“My sense of it is, it’s not because they enjoy warm and fuzzy social interaction and they think oh, this would be a really wonderful way to bring our friends together and build a social circle. They look at it and say, “the information created in social networks is extremely important and valuable. If we don’t have access to that information, Google will be less valuable as an information source.”

Douglas Edwards, author of The Confessions of Google Employee Number 59

[gplusbutton]

This is how I feel about engaging on Google+, though there are many interesting developments that cause me to warm towards it, such as hangouts and the ability to shape circles more easily than the now traditional lists on social networks like Facebook and Twitter.

Maybe I’m prejudiced.

I got involved on Facebook and MySpace back in 2005 as a returning, full-time college student. As an editor on the school paper it was survival, but I learned to love the genuinely social interaction and sharing. It was fun. Now people get so strategic about their interaction that it can suck the fun right out of the network, which makes me cringe inside.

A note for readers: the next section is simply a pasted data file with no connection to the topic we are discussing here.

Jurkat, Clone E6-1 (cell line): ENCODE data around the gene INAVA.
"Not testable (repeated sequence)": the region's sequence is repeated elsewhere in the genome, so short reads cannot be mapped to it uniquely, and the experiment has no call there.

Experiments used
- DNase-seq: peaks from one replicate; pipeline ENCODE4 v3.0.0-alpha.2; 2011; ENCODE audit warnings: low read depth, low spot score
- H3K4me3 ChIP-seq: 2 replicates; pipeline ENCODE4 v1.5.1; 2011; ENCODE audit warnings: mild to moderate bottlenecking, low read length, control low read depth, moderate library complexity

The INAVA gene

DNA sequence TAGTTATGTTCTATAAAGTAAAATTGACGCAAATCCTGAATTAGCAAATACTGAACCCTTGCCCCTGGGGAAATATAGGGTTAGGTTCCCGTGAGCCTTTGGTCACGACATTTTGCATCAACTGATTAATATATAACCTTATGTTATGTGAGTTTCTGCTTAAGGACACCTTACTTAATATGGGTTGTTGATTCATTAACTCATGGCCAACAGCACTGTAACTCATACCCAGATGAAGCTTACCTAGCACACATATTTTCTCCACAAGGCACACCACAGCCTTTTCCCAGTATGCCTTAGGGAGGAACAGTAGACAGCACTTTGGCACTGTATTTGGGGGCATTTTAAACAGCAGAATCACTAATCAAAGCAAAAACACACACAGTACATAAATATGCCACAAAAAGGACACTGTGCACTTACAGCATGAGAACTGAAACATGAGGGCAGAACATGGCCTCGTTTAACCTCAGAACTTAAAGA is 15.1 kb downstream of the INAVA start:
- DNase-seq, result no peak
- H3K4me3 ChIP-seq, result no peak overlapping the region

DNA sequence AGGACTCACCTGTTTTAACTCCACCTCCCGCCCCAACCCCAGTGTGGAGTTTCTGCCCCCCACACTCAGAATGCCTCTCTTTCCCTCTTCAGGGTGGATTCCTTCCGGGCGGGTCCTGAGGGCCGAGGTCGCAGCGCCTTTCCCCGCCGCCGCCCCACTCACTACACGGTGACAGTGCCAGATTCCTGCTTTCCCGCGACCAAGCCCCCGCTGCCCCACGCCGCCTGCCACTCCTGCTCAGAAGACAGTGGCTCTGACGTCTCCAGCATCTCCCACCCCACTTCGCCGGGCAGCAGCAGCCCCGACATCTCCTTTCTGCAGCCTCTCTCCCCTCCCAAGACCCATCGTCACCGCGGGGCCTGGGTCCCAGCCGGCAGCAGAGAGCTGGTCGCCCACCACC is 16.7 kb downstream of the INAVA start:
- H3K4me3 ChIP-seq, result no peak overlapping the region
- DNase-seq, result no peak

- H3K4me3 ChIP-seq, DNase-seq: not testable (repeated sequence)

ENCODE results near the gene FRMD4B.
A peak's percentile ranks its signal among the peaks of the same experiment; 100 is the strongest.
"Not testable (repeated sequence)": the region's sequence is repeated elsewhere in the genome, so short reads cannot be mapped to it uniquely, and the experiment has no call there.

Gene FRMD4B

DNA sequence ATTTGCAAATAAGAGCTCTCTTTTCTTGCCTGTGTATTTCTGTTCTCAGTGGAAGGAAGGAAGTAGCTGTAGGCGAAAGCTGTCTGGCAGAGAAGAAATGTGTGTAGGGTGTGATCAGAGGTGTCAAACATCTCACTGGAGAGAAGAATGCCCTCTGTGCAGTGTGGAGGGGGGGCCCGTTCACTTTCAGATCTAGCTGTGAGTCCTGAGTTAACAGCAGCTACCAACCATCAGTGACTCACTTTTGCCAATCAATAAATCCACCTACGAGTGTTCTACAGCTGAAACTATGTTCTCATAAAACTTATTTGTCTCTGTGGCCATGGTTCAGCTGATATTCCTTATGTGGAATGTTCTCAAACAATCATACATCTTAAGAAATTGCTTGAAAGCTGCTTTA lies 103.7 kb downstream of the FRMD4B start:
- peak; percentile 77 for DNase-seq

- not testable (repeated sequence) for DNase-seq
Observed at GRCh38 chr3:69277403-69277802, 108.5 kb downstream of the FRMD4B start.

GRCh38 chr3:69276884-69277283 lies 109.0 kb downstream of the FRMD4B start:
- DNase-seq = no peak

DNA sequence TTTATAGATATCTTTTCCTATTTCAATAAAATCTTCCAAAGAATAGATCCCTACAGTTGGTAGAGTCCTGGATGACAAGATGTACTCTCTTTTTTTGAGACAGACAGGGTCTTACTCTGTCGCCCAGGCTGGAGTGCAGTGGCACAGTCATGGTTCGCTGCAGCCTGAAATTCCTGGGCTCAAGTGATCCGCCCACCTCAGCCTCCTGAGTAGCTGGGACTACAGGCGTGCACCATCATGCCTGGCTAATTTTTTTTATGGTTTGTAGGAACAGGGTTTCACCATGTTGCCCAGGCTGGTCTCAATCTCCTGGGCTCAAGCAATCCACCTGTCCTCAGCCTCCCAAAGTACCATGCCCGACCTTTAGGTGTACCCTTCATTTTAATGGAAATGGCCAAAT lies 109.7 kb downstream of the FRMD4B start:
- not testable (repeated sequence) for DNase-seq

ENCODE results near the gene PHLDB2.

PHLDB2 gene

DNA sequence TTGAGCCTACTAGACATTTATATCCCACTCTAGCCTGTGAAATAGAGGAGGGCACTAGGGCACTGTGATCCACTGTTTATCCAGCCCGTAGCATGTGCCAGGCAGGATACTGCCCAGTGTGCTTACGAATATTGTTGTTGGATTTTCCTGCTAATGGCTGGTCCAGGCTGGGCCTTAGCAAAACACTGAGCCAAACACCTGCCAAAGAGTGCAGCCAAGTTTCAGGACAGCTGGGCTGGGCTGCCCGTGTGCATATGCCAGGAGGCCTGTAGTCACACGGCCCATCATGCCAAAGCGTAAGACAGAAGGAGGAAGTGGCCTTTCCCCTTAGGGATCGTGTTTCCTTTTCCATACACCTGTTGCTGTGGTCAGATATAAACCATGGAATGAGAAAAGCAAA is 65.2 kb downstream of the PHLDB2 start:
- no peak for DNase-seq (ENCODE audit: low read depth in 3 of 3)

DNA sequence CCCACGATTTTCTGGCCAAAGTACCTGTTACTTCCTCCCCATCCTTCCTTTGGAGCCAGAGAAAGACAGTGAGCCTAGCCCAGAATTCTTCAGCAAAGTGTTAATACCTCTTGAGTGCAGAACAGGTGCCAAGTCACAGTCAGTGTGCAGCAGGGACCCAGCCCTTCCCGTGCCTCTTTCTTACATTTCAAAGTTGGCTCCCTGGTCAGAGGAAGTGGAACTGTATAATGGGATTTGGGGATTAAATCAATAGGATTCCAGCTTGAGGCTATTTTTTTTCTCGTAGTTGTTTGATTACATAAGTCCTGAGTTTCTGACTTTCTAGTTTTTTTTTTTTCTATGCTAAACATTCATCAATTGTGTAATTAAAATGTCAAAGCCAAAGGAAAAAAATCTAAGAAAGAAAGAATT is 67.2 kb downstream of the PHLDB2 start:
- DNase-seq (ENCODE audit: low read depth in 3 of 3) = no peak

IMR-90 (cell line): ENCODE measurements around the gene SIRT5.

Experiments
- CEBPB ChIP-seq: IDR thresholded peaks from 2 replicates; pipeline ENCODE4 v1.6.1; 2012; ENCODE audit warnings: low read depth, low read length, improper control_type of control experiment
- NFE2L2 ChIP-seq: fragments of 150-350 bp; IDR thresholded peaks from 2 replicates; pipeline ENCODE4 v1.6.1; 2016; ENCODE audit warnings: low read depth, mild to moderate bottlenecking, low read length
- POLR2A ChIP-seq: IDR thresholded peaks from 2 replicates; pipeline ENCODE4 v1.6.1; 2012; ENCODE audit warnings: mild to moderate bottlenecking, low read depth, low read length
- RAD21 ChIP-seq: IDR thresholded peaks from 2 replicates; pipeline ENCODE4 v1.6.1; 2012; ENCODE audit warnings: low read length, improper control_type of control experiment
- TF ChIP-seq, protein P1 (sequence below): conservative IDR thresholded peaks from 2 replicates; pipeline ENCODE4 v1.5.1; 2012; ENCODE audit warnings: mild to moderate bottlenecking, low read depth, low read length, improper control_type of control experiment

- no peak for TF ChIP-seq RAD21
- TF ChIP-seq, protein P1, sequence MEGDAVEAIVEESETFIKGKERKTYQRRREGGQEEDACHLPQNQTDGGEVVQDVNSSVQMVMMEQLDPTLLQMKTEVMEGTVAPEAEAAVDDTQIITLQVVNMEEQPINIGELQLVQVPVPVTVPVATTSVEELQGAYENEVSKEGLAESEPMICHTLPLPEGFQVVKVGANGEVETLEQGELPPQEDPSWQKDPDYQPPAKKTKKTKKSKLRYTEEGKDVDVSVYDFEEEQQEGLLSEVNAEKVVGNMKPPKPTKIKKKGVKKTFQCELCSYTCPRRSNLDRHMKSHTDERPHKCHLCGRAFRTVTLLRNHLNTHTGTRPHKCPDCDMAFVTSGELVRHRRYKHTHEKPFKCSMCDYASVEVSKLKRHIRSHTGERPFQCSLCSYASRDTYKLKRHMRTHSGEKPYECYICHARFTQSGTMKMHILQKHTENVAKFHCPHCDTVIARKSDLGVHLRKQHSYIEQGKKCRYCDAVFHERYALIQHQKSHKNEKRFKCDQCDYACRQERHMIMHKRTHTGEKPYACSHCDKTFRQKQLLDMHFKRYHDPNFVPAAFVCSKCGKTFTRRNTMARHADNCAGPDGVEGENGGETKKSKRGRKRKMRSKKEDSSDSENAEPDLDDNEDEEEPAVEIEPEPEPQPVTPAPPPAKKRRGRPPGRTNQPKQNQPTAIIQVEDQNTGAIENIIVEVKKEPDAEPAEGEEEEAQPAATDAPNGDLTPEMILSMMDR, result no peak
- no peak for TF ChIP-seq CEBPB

For those of you, like me, who treasure the ability to channel information flow a little more discreetly and wonder about how to engage on Google + in a more informed way, this one’s for you!

Online Privacy Bottom line: Don’t share anything online that you wouldn’t want your Grandma or your dream employer to see. Period.

Google’s Privacy FAQ: How does Google protect my privacy?

Via The New York Times: Privacy Isn’t Dead. Just Ask Google+.

ZDNet isn’t so convinced: Google Plus: Is privacy an issue?

The Wall Street Journal shares: Google Employee No. 59 on Google+, Privacy and Why He Left

The U.K.’s The Register opines: Google top brass (and Zuck) hit Google+ privacy button (Do as we say, not as we do)

http://www.theglobeandmail.com/news/technology/digital-culture/trending-tech/free-sucks-i-want-my-privacy-back/article2128006/

nameless faceless gravestones

 

 

Lori